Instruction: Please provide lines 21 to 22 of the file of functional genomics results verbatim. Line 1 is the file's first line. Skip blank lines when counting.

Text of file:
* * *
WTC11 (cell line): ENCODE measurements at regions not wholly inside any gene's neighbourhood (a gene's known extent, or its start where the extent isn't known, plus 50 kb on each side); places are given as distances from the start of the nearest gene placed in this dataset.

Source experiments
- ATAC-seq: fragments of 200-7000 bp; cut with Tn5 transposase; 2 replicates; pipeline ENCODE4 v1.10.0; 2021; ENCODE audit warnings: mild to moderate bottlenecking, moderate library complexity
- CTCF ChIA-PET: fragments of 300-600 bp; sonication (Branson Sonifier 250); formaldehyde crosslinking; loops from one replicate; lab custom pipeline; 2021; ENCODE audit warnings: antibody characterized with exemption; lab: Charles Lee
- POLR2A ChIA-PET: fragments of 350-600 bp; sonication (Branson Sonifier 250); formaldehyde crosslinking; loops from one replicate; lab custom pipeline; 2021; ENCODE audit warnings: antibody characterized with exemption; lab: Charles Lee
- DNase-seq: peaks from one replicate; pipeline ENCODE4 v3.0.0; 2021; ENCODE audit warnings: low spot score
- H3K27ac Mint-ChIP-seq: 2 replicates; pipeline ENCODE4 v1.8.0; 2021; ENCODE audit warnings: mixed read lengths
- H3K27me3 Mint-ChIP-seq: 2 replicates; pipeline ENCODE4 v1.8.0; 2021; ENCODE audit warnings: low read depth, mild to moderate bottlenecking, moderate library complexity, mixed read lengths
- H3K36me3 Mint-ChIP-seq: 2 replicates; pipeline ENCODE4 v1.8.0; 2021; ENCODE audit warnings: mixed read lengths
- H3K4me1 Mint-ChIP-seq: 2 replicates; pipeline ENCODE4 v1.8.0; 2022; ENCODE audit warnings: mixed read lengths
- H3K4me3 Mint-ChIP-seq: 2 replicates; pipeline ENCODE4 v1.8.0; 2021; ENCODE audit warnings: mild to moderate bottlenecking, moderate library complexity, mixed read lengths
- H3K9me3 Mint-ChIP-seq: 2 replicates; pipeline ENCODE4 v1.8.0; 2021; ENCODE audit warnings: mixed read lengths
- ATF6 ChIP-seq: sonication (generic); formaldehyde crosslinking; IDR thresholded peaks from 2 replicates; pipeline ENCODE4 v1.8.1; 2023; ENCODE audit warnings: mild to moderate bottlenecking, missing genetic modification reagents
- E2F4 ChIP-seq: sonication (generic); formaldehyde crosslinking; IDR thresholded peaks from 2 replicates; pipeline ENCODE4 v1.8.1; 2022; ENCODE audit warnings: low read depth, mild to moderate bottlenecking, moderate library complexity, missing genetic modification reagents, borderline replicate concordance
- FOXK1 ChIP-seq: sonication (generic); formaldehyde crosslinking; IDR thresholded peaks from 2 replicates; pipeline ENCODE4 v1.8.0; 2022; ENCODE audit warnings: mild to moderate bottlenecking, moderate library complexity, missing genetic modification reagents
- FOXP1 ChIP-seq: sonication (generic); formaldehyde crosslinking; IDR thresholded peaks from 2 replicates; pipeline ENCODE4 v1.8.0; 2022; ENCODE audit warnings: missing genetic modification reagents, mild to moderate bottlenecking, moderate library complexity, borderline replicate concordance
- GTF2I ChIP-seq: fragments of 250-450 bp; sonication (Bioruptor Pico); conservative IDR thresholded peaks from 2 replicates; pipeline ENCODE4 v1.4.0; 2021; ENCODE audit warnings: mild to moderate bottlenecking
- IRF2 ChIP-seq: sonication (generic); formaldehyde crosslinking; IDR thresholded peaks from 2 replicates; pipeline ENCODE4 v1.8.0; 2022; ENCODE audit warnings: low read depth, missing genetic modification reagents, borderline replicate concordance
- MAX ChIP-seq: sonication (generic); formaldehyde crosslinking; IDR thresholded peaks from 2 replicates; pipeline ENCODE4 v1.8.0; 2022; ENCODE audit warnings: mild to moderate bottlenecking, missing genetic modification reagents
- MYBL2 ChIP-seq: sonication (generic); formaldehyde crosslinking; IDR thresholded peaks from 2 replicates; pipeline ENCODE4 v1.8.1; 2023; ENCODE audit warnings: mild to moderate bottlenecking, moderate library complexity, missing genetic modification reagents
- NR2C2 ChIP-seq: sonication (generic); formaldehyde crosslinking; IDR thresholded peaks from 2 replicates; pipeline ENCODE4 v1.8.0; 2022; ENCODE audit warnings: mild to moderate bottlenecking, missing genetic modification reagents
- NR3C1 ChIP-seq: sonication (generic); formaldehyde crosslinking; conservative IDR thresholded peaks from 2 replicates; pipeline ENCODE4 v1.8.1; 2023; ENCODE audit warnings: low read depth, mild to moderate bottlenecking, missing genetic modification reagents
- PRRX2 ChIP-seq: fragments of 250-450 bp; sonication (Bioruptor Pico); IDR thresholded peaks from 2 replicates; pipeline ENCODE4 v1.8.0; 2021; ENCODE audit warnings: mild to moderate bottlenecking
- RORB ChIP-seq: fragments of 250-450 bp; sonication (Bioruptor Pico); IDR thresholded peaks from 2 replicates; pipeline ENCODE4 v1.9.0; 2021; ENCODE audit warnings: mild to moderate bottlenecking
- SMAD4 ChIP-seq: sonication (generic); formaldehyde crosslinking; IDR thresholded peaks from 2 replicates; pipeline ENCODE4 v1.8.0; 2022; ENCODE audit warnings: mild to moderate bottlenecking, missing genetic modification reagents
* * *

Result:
- NR2C2 ChIP-seq: sonication (generic); formaldehyde crosslinking; IDR thresholded peaks from 2 replicates; pipeline ENCODE4 v1.8.0; 2022; ENCODE audit warnings: mild to moderate bottlenecking, missing genetic modification reagents
- NR3C1 ChIP-seq: sonication (generic); formaldehyde crosslinking; conservative IDR thresholded peaks from 2 replicates; pipeline ENCODE4 v1.8.1; 2023; ENCODE audit warnings: low read depth, mild to moderate bottlenecking, missing genetic modification reagents